Interestingly enough, it's not the changes made to 2K8's design that really sell it--it's the stuff you remember. It probably speaks best to how fantastic a game 2K5 was that 2K8's gameplay can still be considered great fun, and still feel realistic, considering how much of it is identical to that game. The running game is still the best in the business, with moves and blocking that look and feel just about as spot-on as you could ever hope for. The passing game is no slouch either, though there's a weird bit of delay between when you press the button to throw to a receiver, and when the pass actually launches--one that might be somewhat realistic, but feels overwrought when you're just trying to get the ball out quickly. Defense is stingy and mechanically sound. Defensive backs tend to drop a few too many "gimme" interceptions, and defensive players still like to stand dead still in one spot when assigned to zone coverage (wide receivers tend to do the same thing on certain types of routes), but those quibbles aside, it's hard to complain much about the defensive game.
So, if the game still plays so well, what prevents it from being truly great? It's a lot of things, many of which are elements that are missing. As an offline, single-player game, All-Pro is a weak effort. You get a quick game mode, and one season to play through against a series of pre-made teams, and once you win the championship (or don't), that's pretty much the end of it. There's no franchise mode, no crib, none of the amenities 2K Sports fans have become accustomed to over the years.
Customization options also feel a bit lackluster. There are plenty of ways to design your team, including names, cities, uniform styles, and the like. The number of logos is a little on the paltry side, but there's enough of a variety to ensure you won't end up creating very many similar-looking squads. Player customization options are more disappointing. There aren't quite enough base options for faces, nor any way to really edit hairstyles or other distinctive features. What's also disappointing is that any player you create has to be put into the gold, silver, or bronze category. There's no way to edit the scrub guys on your team. It makes sense that you wouldn't be able to edit their attributes and performance ratings, but not even being able to edit their names or appearances is pretty weak.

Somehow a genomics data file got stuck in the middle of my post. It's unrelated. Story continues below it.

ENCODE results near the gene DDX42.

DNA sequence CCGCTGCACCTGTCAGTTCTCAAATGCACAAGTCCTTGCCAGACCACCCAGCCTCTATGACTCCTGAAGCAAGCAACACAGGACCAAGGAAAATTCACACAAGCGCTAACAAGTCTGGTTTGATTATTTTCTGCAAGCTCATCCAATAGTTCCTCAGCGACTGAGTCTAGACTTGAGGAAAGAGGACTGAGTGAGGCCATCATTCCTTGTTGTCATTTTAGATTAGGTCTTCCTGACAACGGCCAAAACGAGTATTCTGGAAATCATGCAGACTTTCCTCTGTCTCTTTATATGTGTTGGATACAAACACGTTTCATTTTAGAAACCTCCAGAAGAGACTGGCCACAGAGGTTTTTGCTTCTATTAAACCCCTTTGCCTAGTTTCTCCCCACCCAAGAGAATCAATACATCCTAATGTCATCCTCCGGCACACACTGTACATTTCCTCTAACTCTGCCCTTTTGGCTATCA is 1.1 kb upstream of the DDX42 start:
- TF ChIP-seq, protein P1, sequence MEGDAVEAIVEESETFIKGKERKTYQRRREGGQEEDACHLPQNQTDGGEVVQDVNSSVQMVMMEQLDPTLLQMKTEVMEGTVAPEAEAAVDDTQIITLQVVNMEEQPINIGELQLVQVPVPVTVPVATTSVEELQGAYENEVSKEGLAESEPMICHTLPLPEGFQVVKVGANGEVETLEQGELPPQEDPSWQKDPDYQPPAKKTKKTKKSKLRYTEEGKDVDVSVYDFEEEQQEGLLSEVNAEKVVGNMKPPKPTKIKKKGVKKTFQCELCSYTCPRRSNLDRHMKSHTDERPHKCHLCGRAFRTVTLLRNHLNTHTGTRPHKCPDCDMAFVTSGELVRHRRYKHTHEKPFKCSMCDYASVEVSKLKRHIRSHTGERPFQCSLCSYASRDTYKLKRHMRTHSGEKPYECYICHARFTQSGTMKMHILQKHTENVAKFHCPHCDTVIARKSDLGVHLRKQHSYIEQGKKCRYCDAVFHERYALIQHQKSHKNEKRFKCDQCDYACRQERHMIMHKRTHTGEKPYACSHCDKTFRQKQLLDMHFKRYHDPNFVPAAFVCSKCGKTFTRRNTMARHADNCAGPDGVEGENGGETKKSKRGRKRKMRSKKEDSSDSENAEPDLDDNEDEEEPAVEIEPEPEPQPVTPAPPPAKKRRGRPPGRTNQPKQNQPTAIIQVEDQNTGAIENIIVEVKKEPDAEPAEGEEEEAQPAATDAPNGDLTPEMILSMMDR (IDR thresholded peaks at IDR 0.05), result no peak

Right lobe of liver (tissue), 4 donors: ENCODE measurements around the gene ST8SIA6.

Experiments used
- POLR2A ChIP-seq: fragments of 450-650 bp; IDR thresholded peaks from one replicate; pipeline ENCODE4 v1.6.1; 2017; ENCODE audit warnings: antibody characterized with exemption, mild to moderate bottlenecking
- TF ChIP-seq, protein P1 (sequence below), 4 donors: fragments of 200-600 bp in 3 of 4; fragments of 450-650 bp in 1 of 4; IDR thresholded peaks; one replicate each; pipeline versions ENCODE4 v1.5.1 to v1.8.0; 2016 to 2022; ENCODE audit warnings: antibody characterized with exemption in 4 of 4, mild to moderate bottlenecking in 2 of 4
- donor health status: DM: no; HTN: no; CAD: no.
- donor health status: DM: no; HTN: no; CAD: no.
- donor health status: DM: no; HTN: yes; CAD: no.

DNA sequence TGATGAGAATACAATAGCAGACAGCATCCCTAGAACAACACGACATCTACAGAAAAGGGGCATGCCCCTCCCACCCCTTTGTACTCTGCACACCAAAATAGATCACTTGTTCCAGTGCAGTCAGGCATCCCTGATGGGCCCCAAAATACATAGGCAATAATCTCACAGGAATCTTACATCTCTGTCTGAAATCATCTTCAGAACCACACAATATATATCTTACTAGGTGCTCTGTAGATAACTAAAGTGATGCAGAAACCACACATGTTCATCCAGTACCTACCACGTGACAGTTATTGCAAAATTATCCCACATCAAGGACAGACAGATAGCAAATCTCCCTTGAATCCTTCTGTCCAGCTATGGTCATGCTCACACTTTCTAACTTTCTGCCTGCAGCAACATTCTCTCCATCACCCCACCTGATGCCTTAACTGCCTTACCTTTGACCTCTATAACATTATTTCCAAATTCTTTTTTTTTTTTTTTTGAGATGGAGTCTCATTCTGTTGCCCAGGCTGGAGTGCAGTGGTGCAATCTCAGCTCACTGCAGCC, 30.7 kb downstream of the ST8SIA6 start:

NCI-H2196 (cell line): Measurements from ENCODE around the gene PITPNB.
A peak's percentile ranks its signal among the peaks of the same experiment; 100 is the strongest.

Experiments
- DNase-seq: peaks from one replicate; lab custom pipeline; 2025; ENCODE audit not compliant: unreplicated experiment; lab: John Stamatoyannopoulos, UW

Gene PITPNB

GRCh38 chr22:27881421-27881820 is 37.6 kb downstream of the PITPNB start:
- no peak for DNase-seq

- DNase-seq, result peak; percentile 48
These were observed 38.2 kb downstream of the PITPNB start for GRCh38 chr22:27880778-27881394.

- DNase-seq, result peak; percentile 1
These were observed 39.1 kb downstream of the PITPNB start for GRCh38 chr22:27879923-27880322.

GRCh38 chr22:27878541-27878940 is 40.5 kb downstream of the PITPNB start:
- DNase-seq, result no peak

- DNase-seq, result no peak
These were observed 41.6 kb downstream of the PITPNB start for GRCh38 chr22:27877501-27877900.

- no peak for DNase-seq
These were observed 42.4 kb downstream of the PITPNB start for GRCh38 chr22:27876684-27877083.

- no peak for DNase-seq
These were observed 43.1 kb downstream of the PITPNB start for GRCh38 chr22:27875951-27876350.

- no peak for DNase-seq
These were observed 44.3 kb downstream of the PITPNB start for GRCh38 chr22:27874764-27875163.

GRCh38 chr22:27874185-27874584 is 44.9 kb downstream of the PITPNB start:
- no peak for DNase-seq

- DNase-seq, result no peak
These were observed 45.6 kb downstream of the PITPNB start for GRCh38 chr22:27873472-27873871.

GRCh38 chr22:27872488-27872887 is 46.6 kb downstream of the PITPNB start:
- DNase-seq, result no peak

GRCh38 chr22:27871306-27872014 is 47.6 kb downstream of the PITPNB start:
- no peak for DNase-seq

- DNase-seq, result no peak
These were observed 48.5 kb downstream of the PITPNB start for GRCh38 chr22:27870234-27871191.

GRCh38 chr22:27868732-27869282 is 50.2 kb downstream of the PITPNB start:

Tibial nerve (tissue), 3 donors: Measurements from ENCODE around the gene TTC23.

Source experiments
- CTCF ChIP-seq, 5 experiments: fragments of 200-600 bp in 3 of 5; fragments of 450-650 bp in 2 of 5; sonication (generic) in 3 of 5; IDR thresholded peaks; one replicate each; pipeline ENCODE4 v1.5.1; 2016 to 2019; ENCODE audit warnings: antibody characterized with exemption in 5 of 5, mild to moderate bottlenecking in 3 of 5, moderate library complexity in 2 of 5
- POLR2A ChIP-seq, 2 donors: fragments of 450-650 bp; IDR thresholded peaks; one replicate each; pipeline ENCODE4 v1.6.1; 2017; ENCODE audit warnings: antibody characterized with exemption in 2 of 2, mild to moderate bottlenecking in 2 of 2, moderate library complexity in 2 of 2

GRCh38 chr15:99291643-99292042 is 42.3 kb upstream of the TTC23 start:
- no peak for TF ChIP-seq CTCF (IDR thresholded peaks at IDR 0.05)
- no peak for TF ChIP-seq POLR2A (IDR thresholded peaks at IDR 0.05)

At the very least, the multiplayer game isn't lacking. In fact, it's safe to say that 2K8 feels like a game specifically built for multiplayer competition. Half the fun of the game is pitting your created teams against other people's concoctions to see how they match up. You can do so in the standard ranked and player matches, as well as in tournaments and online seasons for up to 32 teams. There's still no fantasy-draft option, but given the limited number of noteworthy players in the game, that's somewhat understandable. Online performance seemed aces all around in the matches we played. Small bouts of lag popped up, but nothing that affected gameplay.